Hip Hop Diplomacy and The Boom Generation

Hip hop and diplomacy are just as unlikely a pair as heavy metal and Islam to the Western mind. Nevertheless, hip hop and heavy metal are popular forms of music among youth in the Middle East. As in every society, the younger generation struggles to find alternatives to tradition through travel, study, and rebellion. The next generation in the Middle East faces the pressure of rebuilding a region after years of war. They are playing metal and hip hop to rebel against the surrounding culture of violence and war. Popular music suggests that a lot of Muslim youth are choosing an alternative to political activism, living their daily lives apart from ethnic and religious conflict with politics in the West.

Hip Hop Diplomacy in Morocco

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The documentary I Love Hip Hop in Morocco follows a series of hip-hop concerts organized by Fulbright scholar Josh Asen. Filmaker Jennifer Needleman follows his experience studying the indigenous Moroccan Hip Hop culture. The concerts have also inspired The Hip-Hop Diplomacy Project and there are similar organizations around the world. While hip hop diplomacy as U.S. strategy is only now getting buzz, blogger taamarbuuta for The Moroccan Report says that hip-hop is “nothing new in Morocco.” Looking at the movement from the bottom-up, hip-hop activists clearly stand for democratic values and concert festivals are popular because common values like free speech and equality are shared. Rapper Bigg takes a stand in an interview translated here and explains his message to fans:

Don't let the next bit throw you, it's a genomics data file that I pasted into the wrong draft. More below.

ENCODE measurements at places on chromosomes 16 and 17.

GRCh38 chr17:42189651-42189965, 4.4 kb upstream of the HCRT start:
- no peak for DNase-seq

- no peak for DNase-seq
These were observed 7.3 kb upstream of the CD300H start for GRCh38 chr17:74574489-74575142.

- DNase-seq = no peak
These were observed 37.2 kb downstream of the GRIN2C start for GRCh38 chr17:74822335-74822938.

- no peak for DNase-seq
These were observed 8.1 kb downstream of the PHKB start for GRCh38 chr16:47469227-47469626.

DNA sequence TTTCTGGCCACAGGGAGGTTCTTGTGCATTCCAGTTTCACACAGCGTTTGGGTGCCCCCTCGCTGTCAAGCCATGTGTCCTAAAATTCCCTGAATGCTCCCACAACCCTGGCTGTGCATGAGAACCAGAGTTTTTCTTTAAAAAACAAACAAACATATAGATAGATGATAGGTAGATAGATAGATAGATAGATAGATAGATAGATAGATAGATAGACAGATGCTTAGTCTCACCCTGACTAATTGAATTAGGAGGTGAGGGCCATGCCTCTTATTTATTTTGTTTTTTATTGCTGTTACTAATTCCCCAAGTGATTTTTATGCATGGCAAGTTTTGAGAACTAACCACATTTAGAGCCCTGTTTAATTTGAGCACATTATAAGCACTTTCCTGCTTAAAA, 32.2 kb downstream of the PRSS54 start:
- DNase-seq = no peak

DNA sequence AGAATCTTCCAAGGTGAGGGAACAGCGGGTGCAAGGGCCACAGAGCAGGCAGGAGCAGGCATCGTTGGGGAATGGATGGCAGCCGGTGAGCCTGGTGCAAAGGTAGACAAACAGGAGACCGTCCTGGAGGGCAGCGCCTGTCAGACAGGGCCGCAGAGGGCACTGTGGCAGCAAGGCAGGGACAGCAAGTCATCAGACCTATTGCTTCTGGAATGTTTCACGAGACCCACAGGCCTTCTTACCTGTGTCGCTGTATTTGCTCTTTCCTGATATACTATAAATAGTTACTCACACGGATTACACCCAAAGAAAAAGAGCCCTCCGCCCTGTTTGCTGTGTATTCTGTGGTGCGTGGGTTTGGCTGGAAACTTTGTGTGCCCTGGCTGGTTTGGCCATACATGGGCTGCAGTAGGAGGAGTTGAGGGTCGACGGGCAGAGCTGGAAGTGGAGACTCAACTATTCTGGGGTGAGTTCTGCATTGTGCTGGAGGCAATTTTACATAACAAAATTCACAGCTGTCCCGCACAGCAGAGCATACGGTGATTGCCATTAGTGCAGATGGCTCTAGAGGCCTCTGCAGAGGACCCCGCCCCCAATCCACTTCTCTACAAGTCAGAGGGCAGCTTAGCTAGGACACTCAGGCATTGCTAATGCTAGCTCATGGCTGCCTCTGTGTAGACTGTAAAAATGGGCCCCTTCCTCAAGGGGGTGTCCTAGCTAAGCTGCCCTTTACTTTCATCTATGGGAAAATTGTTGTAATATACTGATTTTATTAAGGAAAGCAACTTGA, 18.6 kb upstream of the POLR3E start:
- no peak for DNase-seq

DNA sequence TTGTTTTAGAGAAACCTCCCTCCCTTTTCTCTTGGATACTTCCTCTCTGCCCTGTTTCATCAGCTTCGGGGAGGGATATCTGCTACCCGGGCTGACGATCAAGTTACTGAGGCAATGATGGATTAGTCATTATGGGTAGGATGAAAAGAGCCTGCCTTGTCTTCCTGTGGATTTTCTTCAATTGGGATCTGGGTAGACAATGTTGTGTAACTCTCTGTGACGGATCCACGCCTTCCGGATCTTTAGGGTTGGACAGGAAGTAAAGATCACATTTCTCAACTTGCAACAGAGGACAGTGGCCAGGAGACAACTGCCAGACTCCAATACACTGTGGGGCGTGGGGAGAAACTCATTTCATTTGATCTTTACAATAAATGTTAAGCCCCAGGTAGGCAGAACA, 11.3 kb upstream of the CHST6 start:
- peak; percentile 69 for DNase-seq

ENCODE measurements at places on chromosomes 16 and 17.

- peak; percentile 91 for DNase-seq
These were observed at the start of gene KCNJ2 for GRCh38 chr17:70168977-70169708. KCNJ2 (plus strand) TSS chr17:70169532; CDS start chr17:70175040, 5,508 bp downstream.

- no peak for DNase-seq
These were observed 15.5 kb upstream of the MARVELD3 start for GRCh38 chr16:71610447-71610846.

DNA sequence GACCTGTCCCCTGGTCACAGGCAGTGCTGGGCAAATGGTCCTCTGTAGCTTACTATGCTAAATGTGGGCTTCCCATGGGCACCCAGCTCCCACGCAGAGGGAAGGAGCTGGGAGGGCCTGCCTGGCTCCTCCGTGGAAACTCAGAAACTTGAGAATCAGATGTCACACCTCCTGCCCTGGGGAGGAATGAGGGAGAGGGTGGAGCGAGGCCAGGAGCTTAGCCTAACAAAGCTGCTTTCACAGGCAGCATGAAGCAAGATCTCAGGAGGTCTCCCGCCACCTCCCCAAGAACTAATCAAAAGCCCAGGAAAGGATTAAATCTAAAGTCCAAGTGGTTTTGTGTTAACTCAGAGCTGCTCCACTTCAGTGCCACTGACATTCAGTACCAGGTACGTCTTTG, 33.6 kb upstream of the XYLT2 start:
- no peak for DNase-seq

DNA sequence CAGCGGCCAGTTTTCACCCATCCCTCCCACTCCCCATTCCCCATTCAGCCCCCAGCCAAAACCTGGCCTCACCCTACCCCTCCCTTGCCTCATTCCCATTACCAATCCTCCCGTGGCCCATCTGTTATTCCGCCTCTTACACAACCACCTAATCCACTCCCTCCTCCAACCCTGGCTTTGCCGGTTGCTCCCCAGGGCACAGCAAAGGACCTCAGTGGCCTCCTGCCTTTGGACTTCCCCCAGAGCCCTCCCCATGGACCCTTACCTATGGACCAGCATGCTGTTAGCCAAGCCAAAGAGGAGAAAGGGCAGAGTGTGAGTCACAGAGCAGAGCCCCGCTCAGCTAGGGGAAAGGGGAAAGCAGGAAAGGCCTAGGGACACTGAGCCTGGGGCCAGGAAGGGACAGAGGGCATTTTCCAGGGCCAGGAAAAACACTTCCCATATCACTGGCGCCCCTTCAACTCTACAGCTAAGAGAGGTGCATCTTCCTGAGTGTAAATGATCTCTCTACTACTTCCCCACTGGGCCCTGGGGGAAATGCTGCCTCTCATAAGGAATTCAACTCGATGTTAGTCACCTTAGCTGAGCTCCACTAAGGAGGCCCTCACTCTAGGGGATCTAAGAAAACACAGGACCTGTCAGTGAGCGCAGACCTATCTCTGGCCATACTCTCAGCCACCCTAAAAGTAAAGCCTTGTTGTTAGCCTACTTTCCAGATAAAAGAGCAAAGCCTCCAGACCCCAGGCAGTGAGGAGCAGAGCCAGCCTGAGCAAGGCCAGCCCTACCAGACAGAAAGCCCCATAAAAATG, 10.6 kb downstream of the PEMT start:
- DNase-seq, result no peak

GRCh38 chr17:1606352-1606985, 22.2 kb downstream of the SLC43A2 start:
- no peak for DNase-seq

I tell them not to be afraid of anything or anyone: “Baraka men al khouf!” [“Enough fear!”] I ask them to be citizens who fulfill their obligations and who dare to demand their rights. Real Moroccans who want to change their country, not those who want to leave at the first possible moment. In singing, I ask young people to interest themselves in what’s happening around them.

Ongoing foreign intervention, international aid, and other experiments in Western economic and political models have some positive effects but carry a high cost. Could concert festivals be the future ground for a stable, secure society?

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One thought on “Hip Hop Diplomacy and The Boom Generation

  1. I’m always trying to express to my friends that don’t understand the importance of hip-hop, that its more than music and beats. It’s a culture, its a lifestyle, and oftentimes its political activism/awareness. This article is proof of that. I’m happy to be part of the hip-hop culture and I hope that hip-hop can create something good in the war torn middle east.